Carmine Appice, best known for being the drummer for Vanilla Fudge, Cactus, and the power trio Beck, Bogert & Appice, opened up about his early memories with John Bonham and his predictions about Led Zeppelin during an interview with Aftershocks podcast.

Led Zeppelin did not follow the path of other British bands, going to the U.S. after being widely known in their home country. They were the first ones to take a different approach, starting to bloom from the United States before being famous in the United Kingdom.

Yet Led Zeppelin played 16 small shows in the United Kingdom in the early years of the band. Soon after, they headed to the United States to kick off their first U.S tour as an opening act for Vanilla Fudge. The show was sold out before Led Zeppelin was added and the audience was there to see the headliner. Still, Led Zeppelin started to build their own legend as the tour moved forward.

During a recent interview, Carmine Appice opened up about those days when Led Zeppelin opened the show for them and stated his admiration for Led Zeppelin’s drummer John Bonham. Appice also stated that he has foreseen Led Zeppelin’s future success and told a story about the Led Zeppelin drum set.

Here is what Appice said about Led Zeppelin:

“When Led Zeppelin came on tour with Vanilla Fudge, I got him his drum set. I’ve got a picture of my drum set and his drum set, and it was the same drum set, which was big, oversized drums. I started that fad with the Ludwig drum company back in 1968, and they toured with us at the end of ’68. When he saw my drum set, he had a little 22 bass drum. I had a 26 bass drum.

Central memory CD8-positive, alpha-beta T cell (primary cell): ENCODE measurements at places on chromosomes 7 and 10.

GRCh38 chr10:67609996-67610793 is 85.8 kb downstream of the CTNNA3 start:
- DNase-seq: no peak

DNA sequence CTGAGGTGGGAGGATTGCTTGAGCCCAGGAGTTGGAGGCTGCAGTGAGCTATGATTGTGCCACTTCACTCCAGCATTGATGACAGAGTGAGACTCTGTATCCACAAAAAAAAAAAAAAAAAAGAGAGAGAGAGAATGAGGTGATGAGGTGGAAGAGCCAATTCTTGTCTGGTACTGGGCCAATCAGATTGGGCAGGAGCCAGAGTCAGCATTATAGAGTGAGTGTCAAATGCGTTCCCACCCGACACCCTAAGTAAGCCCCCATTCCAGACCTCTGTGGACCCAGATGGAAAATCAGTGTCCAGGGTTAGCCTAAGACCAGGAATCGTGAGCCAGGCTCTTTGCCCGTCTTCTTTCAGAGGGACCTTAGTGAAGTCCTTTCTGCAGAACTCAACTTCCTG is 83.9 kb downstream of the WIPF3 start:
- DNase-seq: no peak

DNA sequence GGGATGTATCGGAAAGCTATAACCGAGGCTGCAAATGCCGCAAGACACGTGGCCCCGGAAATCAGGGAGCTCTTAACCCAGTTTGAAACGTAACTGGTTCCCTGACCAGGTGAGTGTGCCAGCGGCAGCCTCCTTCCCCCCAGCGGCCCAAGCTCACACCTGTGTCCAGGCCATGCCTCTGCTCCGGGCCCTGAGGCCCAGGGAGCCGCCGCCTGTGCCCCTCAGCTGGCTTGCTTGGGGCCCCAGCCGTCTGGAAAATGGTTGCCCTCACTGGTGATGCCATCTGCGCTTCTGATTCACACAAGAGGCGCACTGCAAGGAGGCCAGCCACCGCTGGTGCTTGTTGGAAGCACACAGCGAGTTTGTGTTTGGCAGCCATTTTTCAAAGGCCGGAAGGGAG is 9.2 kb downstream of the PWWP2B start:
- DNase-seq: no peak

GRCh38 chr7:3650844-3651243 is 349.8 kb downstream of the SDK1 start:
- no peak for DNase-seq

I had a big tom in the middle and big toms on the side, a big, fat snare drum. And when he saw that, he said, ‘Man, can you help me get a deal with Ludwig?’ So I called Ludwig and said, ‘Hey, I have this new band opening up for us, this guy John Bonham. I think they’re gonna be big.‘ Now I say it’s an understatement of five decades. So with that, they gave him the same set as mine.”

He continued:

“We had two blond maple kits, double bass drums even he had. And we did one tour in ’69 with both those drum sets. I often wondered how silly it was when they went on, he had his double-bass drum set, and I went on, and I had mine. They took him off and they put mine on.

But the audiences probably said, ‘Why did they take that drum set off and they put it back on again?’ It was the same exact drum set. After that tour, Robert Plant and Jimmy Page told him it was too busy with two bass drums: ‘Take one away.’ When he took one away, the Led Zeppelin drum set was born. So that’s the story.”

You can reach the source of the quotation by here.